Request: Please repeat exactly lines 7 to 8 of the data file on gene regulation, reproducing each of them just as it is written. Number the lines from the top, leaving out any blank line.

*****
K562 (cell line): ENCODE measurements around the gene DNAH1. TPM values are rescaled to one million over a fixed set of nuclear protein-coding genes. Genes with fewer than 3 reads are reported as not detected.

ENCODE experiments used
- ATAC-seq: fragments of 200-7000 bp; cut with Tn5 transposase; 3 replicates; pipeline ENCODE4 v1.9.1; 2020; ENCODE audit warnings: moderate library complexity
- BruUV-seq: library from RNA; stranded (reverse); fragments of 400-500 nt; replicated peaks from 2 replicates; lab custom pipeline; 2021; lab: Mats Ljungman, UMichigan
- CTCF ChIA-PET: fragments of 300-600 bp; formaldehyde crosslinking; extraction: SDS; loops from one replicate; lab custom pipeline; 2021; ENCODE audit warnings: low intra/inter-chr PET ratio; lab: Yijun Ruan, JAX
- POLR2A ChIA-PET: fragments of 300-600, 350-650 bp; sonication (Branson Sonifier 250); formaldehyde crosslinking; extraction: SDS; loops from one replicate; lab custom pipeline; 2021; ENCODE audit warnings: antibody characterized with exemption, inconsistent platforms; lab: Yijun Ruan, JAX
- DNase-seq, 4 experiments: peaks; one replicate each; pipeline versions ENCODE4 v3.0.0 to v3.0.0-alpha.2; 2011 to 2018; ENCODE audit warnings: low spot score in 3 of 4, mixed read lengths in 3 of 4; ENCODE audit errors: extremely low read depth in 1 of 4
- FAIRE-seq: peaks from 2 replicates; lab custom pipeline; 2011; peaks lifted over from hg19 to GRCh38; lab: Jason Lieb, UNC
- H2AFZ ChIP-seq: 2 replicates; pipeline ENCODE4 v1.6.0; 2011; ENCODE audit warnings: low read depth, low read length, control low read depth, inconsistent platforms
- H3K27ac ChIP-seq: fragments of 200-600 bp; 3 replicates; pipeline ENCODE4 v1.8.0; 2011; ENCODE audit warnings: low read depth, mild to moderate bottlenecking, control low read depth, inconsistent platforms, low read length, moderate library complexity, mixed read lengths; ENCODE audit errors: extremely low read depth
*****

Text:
- DNase-seq, 4 experiments: peaks; one replicate each; pipeline versions ENCODE4 v3.0.0 to v3.0.0-alpha.2; 2011 to 2018; ENCODE audit warnings: low spot score in 3 of 4, mixed read lengths in 3 of 4; ENCODE audit errors: extremely low read depth in 1 of 4
- FAIRE-seq: peaks from 2 replicates; lab custom pipeline; 2011; peaks lifted over from hg19 to GRCh38; lab: Jason Lieb, UNC